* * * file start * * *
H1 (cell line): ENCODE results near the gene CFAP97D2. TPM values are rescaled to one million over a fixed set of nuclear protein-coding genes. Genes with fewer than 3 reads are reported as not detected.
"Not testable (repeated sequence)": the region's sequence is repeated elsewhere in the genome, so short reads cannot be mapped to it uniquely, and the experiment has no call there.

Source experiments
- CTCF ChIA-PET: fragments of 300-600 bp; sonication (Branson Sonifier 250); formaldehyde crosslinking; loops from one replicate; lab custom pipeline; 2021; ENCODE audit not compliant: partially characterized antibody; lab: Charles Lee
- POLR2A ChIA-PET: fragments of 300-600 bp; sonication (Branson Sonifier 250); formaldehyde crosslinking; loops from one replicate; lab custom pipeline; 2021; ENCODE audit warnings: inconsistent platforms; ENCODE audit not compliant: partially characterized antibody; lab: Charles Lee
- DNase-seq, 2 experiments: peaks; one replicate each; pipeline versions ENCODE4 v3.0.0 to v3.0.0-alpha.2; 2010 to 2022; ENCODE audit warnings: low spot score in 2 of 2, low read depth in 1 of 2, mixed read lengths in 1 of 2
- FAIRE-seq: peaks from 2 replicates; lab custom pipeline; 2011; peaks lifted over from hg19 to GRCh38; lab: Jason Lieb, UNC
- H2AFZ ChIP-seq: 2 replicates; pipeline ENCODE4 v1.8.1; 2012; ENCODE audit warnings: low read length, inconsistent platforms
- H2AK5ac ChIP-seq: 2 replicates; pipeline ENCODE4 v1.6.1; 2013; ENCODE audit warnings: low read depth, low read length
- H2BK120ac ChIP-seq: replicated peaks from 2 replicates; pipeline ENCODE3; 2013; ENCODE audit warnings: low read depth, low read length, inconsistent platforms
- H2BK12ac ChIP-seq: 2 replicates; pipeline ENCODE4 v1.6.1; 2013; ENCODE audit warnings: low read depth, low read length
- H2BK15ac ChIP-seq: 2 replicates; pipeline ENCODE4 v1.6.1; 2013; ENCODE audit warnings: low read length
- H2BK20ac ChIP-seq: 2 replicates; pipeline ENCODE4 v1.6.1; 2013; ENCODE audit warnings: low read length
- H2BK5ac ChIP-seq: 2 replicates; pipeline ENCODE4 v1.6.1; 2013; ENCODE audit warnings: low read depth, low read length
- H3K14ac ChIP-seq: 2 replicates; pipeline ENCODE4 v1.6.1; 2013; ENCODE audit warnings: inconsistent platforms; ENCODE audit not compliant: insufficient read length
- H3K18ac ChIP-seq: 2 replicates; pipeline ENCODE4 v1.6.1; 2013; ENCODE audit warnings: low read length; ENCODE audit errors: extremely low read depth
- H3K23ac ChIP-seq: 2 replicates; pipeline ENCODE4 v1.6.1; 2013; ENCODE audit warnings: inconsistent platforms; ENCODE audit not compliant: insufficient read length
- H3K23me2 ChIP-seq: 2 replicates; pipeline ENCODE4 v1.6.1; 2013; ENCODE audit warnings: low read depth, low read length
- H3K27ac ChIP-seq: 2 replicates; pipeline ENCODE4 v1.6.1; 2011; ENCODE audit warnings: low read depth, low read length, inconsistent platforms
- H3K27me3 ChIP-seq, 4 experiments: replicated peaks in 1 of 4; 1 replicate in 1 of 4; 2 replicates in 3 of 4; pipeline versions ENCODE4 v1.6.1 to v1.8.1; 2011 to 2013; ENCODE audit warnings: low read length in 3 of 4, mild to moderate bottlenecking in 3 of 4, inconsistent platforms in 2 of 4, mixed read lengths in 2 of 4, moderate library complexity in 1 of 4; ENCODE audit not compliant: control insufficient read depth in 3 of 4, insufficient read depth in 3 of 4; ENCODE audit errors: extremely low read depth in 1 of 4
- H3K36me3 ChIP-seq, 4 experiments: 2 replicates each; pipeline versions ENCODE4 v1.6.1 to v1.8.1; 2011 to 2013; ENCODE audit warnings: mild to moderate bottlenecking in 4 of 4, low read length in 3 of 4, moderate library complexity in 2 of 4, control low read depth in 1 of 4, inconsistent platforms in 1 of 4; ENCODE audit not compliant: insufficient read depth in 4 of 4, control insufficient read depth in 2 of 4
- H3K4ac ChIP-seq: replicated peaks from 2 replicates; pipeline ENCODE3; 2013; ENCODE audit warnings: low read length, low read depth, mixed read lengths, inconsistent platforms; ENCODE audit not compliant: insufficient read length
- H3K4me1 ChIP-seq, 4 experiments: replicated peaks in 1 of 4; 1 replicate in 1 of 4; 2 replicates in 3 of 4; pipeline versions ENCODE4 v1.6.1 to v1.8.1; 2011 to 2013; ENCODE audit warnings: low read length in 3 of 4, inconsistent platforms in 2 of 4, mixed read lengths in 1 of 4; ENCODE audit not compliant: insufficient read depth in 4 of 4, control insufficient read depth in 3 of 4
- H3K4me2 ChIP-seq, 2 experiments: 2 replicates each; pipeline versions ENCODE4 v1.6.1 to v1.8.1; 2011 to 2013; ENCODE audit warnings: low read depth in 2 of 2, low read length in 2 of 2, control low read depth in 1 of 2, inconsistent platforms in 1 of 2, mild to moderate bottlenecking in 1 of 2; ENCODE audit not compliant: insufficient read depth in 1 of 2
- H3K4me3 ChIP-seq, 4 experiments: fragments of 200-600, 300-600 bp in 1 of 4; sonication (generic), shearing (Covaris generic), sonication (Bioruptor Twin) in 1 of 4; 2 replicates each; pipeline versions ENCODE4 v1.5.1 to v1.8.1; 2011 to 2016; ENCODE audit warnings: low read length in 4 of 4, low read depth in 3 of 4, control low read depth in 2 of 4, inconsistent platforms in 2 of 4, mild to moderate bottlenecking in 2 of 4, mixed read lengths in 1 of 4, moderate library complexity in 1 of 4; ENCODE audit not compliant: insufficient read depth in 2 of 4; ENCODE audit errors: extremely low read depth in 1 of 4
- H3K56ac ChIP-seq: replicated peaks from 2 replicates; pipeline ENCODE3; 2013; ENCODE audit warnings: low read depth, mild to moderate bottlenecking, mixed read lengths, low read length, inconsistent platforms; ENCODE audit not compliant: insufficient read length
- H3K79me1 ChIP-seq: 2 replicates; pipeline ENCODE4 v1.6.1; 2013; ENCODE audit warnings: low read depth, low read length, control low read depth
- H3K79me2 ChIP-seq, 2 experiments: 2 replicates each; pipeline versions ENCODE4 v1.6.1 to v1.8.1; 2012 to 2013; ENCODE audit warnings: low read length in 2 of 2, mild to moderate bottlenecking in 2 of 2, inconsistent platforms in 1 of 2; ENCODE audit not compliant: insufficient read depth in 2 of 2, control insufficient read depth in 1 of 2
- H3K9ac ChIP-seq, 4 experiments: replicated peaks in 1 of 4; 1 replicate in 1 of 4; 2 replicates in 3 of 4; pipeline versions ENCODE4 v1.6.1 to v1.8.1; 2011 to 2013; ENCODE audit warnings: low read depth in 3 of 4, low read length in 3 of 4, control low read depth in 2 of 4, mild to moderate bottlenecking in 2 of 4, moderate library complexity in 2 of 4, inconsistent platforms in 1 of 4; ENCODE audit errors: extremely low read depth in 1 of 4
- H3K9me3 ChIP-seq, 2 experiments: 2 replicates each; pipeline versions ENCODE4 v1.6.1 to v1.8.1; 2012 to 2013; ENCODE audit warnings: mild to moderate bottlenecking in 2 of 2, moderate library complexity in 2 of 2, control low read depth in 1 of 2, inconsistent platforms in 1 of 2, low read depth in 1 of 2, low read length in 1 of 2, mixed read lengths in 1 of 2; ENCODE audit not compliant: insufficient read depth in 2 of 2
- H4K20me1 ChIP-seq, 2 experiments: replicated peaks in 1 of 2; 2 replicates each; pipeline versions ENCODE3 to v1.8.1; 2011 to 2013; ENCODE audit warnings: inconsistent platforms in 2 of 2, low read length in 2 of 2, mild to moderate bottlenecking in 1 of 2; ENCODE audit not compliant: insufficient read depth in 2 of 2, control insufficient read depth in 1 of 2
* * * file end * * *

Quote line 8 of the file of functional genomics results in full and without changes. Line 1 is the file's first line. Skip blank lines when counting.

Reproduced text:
- H2AFZ ChIP-seq: 2 replicates; pipeline ENCODE4 v1.8.1; 2012; ENCODE audit warnings: low read length, inconsistent platforms